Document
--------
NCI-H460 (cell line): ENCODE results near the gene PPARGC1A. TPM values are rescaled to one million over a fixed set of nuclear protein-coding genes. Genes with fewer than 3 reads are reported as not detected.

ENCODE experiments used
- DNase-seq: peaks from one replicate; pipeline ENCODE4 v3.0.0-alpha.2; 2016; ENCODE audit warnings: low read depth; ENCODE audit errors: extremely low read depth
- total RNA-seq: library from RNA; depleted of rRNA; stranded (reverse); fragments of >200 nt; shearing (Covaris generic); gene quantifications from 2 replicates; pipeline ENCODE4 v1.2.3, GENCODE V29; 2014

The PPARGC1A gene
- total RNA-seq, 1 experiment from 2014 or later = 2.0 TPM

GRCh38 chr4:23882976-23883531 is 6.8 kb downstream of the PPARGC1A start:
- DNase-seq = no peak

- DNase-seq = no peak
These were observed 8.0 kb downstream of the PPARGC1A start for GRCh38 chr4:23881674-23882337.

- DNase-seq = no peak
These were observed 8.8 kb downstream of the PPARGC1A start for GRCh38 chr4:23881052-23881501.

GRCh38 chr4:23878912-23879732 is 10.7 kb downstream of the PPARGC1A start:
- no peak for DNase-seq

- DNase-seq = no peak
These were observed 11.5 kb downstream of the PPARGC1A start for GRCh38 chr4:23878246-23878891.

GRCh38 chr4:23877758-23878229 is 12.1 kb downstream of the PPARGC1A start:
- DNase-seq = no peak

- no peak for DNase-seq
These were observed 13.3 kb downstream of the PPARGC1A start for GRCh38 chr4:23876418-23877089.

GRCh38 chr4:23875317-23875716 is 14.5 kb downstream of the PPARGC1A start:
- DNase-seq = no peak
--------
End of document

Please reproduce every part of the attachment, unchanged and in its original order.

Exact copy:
NCI-H460 (cell line): ENCODE results near the gene PPARGC1A. TPM values are rescaled to one million over a fixed set of nuclear protein-coding genes. Genes with fewer than 3 reads are reported as not detected.

ENCODE experiments used
- DNase-seq: peaks from one replicate; pipeline ENCODE4 v3.0.0-alpha.2; 2016; ENCODE audit warnings: low read depth; ENCODE audit errors: extremely low read depth
- total RNA-seq: library from RNA; depleted of rRNA; stranded (reverse); fragments of >200 nt; shearing (Covaris generic); gene quantifications from 2 replicates; pipeline ENCODE4 v1.2.3, GENCODE V29; 2014

The PPARGC1A gene
- total RNA-seq, 1 experiment from 2014 or later = 2.0 TPM

GRCh38 chr4:23882976-23883531 is 6.8 kb downstream of the PPARGC1A start:
- DNase-seq = no peak

- DNase-seq = no peak
These were observed 8.0 kb downstream of the PPARGC1A start for GRCh38 chr4:23881674-23882337.

- DNase-seq = no peak
These were observed 8.8 kb downstream of the PPARGC1A start for GRCh38 chr4:23881052-23881501.

GRCh38 chr4:23878912-23879732 is 10.7 kb downstream of the PPARGC1A start:
- no peak for DNase-seq

- DNase-seq = no peak
These were observed 11.5 kb downstream of the PPARGC1A start for GRCh38 chr4:23878246-23878891.

GRCh38 chr4:23877758-23878229 is 12.1 kb downstream of the PPARGC1A start:
- DNase-seq = no peak

- no peak for DNase-seq
These were observed 13.3 kb downstream of the PPARGC1A start for GRCh38 chr4:23876418-23877089.

GRCh38 chr4:23875317-23875716 is 14.5 kb downstream of the PPARGC1A start:
- DNase-seq = no peak